Justin Bourque evidence ruling likely within 1 month

A Crown prosecutor is trying to block the release of photos as well as video and audio evidence shown at Justin Bourque's sentencing hearing over fears that it could "revictimize" people in Moncton, N.B., following the killings of three Mounties.

Media organizations want documents, recordings in sentencing of Mountie killer to be made public

Several media outlets are seeking copies of exhibits presented in the case of Mountie killer Justin Bourque after the Crown and defence applied to have them sealed. 

The exhibits include copies of video, audio and documents presented in the sentencing hearing for the Mountie killer. 

After a full-day hearing in Moncton, N.B., on Monday, Court of Queen's Bench Chief Justice Smith said he would have a decision in a couple of weeks to a month.

Lawyer David Coles, representing a consortium of media organizations including the CBC, argued Monday for the release of the exhibits so people can have confidence in the judicial system.

Last month, Smith sentenced Bourque, 24, to life in prison with no chance of parole for 75 years for killing three RCMP officers in Moncton on June 4 and wounding two others. It is the longest sentence without parole eligibility in Canadian history.

Coles argued Monday that releasing the tapes and other evidence will help with debate and informed discussion about the precedent-setting sentence for Bourque.

"People can't see what you saw," stated Coles. "People need to understand your decision."

Releasing the exhibits would also be helpful in an examination of whether there were any problems or issues with police equipment or protocols on June 4.

The Crown prosecutor is trying to block the release of photos as well as video and audio evidence shown at Bourque's sentencing hearing over fears that it could "revictimize" people in Moncton,

Cameron Gunn told a Moncton courtroom on Monday that if the evidence is released to the public, it could end up anywhere.

Media organizations, including the CBC, contend the information should be released because it is important in helping the public understand what happened.

But Gunn said the release would hurt the children of the victims and would have a significant impact on the community.

The Crown prosecutor told the court Monday that he has no problem with transcripts and some selected slides being disclosed, but he does not believe video or audio should be put into the public realm.

Gunn said he supports the principle of open court, but that does not come without restrictions.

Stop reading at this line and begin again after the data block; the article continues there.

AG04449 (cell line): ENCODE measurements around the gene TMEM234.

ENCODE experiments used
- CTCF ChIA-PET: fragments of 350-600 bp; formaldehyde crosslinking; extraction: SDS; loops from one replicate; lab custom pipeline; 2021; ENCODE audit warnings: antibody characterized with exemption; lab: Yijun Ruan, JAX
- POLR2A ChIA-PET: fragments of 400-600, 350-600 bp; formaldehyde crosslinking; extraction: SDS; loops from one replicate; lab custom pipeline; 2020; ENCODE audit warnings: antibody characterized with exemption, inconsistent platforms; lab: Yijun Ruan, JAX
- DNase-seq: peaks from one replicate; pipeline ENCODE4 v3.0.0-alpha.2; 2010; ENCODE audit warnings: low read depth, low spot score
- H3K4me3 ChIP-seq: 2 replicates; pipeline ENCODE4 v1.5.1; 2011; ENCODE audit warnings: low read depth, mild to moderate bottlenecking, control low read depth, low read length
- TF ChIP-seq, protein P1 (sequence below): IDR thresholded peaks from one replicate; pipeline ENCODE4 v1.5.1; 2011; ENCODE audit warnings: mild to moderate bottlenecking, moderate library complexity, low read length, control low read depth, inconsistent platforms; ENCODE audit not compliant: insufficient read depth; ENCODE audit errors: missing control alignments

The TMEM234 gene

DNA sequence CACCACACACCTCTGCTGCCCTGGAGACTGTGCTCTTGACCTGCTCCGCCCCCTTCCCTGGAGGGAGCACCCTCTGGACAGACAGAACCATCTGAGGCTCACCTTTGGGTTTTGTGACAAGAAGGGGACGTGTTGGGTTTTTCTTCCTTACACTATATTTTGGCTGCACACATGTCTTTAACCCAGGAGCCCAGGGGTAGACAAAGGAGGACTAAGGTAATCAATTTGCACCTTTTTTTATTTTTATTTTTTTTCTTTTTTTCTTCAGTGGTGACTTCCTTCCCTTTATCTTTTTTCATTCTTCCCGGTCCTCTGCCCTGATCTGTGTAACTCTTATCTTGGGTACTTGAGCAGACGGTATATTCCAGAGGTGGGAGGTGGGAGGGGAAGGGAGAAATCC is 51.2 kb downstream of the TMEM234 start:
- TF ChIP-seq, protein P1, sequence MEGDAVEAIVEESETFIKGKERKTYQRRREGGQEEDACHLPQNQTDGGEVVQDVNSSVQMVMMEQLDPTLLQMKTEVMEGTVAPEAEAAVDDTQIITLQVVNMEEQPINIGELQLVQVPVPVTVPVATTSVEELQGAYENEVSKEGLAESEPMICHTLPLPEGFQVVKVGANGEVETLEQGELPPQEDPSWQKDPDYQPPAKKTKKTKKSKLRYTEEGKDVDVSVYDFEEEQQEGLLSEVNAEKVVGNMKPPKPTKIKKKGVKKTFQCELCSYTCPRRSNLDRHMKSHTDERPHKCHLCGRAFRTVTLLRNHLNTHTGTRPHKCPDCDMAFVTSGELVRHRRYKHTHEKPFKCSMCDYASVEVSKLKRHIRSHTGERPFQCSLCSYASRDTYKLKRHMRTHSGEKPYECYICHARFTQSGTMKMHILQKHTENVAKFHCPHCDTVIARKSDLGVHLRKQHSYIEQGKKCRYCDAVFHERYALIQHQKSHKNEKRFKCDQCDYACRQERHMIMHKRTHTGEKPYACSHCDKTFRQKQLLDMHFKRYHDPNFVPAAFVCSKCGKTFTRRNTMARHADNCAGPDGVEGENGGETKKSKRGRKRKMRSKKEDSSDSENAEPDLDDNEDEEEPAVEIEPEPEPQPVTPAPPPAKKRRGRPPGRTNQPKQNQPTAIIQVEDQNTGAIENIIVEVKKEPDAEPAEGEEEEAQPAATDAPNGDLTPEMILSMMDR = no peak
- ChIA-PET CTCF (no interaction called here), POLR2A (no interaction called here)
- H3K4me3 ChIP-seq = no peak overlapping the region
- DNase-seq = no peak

Bourque is also objecting to the possible release of his interview, through his lawyer David Lutz, who strongly objected to its possible release.

Lutz said Bourque objects because he doesn't want the families of the slain officers further victimized. And Bourque is also concerned about his own family, said Lutz.

Bourque's statement to police borders on the obscene, said Lutz, and he has no doubt the media will lose control of the tapes and they will become an internet sensation.

Media organizations involved in the case presented their arguments through Coles on Monday.

Joining CBC in the application for access to the evidence are the Globe and Mail, CTV News, Global News, The Canadian Press, and Brunswick News, which is the parent company of all of New Brunswick's daily English-language newspapers and a number of weekly papers.

Bourque pleaded guilty to three counts of first-degree murder and two counts of attempted murder of RCMP officers.

Crimes among 'most horrific' in Canadian history

During sentencing, the judge described the case as "one of the most horrific crimes in the history of Canada."

On June 4, Bourque went on a shooting rampage that resulted in a 28-hour lockdown in the northern part of the city and a manhunt by hundreds of officers from across the country.

Smith said the sentence must be proportionate to the gravity of the offence and his main concern was deterrence.

Up until 2011, the maximum sentence a multiple killer could be given in Canada was life in prison with no parole eligibility for 25 years.

In 2011, however, the federal government passed a new law that allows judges to sentence offenders to consecutive periods of parole ineligibility when convicted of more than one murder.

The RCMP officers who were killed on June 4 were:

  • Const. Douglas James Larche, 40, from Saint John.​​
  • Const. Dave Joseph Ross, 32, from Victoriaville, Que.​
  • Const. Fabrice Georges Gevaudan, 45, originally from Boulogne-Billancourt, France.

The officers who were wounded are:

  • Const. Éric Stéphane J. Dubois.​
  • Const. Marie Darlene Goguen.